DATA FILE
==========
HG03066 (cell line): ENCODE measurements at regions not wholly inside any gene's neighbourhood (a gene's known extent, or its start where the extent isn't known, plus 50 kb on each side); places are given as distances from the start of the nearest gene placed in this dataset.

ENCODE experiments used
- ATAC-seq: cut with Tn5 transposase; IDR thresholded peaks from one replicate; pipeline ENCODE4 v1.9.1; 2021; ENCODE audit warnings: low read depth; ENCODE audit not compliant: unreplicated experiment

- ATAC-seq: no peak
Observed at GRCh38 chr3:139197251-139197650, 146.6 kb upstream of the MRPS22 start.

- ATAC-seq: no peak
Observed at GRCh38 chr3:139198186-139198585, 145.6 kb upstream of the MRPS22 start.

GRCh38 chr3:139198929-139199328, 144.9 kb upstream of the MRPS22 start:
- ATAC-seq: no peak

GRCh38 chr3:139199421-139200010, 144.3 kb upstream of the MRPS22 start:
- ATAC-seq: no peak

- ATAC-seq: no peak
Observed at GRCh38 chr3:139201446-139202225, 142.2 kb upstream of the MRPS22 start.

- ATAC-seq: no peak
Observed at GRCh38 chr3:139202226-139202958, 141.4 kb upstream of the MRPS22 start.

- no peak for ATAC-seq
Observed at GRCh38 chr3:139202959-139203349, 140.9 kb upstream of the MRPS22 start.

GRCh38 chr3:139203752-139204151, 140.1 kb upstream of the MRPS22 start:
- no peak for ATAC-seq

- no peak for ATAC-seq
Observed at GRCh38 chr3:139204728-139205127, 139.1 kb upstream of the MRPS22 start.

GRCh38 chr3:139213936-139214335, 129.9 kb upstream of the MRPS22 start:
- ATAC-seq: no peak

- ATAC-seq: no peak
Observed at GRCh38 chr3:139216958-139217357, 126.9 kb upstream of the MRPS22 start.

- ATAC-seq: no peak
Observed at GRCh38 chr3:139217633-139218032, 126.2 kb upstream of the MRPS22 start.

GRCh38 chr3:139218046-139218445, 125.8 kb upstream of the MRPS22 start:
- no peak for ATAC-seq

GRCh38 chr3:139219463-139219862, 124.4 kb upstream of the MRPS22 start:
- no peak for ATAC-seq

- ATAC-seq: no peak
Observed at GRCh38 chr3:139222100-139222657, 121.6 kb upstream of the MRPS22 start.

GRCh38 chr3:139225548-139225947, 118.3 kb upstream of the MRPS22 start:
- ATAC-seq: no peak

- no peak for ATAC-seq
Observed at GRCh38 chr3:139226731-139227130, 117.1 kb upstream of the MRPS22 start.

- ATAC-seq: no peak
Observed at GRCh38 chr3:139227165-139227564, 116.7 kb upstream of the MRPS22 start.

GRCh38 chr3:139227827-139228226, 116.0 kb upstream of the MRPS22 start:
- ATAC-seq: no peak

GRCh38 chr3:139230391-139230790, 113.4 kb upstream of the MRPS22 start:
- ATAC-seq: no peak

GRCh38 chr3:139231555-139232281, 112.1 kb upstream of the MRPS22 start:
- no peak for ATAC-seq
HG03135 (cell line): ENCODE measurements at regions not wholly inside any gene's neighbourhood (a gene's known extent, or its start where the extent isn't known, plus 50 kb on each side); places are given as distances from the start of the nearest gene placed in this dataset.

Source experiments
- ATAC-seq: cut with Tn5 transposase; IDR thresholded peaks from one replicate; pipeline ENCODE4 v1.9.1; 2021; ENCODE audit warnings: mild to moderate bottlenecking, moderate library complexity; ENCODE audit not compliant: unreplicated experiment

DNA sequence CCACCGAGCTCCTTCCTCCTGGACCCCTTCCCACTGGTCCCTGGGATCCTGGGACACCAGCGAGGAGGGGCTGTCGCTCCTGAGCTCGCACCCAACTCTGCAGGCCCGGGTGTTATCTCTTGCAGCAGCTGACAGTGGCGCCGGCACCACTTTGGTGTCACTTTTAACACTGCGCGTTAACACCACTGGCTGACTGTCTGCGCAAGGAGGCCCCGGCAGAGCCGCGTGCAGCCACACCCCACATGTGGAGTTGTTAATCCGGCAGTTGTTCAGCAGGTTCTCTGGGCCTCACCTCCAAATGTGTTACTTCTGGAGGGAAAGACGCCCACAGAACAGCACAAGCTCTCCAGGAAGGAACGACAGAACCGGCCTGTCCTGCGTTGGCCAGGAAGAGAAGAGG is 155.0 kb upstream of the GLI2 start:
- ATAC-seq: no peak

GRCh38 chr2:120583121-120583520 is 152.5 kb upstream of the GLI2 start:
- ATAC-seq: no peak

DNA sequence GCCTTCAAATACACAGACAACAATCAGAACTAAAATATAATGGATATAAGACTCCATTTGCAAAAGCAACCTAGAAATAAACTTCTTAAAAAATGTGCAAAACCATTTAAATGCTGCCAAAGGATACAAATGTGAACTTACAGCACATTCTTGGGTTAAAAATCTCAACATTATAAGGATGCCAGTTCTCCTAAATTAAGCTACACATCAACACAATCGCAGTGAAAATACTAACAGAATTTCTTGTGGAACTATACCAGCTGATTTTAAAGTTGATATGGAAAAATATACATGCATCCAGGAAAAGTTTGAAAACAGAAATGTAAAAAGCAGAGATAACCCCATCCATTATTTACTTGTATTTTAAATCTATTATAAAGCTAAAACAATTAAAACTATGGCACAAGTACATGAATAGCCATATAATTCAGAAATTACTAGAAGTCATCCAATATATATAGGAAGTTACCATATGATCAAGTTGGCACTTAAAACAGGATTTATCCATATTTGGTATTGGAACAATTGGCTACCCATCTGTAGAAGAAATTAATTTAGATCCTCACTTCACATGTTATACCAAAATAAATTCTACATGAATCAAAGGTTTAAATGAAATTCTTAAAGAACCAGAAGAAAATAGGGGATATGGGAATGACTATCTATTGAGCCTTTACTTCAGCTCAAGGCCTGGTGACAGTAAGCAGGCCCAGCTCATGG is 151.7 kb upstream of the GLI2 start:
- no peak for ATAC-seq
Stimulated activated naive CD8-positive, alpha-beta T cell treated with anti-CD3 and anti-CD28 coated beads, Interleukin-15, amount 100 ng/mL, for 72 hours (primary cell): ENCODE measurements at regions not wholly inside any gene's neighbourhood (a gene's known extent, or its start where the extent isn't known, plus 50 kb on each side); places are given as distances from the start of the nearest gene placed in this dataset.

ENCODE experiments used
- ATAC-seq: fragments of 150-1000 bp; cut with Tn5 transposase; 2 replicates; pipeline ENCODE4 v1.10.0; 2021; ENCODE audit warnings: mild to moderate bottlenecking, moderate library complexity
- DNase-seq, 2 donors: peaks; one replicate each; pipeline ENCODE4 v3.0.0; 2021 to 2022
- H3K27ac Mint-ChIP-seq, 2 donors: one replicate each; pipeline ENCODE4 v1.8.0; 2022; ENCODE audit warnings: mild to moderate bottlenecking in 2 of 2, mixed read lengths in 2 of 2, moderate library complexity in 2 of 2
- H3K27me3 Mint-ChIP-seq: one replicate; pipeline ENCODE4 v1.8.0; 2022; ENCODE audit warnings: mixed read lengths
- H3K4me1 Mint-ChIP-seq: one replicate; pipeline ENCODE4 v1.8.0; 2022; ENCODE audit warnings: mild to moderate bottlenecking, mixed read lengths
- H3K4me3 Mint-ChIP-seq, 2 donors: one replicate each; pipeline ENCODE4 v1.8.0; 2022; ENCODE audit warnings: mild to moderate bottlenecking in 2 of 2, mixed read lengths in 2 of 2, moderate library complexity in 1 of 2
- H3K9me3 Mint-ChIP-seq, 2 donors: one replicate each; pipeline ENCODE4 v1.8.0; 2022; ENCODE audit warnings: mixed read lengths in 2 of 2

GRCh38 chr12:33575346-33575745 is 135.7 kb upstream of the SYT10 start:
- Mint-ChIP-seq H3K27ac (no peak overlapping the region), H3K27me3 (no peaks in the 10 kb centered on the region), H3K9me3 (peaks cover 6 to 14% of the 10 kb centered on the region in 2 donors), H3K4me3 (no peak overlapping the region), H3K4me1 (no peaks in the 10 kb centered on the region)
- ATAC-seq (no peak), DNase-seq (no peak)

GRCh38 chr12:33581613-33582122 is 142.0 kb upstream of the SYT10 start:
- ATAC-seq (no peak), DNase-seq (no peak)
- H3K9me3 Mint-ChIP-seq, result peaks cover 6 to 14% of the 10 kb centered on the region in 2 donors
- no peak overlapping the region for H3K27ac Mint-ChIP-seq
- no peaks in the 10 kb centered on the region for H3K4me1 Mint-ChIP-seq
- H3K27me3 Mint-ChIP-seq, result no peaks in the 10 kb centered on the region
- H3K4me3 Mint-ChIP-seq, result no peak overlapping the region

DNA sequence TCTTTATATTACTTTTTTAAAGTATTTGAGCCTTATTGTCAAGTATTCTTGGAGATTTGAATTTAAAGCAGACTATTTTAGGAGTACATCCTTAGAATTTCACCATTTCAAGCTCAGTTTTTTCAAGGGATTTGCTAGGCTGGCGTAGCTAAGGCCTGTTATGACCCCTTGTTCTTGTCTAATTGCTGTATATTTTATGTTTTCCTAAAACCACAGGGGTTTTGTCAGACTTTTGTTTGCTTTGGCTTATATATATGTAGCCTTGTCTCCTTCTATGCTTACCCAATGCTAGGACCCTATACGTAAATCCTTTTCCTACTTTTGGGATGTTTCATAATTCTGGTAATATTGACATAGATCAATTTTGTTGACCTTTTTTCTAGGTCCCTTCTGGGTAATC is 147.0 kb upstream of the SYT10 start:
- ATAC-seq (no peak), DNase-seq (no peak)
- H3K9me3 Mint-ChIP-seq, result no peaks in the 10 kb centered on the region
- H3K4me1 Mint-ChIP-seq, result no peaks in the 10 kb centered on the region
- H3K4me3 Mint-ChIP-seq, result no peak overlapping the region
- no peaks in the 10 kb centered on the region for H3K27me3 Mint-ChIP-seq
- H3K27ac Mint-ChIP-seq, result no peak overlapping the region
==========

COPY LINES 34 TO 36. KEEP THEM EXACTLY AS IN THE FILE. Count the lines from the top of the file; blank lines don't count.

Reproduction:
GRCh38 chr3:139225548-139225947, 118.3 kb upstream of the MRPS22 start:
- ATAC-seq: no peak

- no peak for ATAC-seq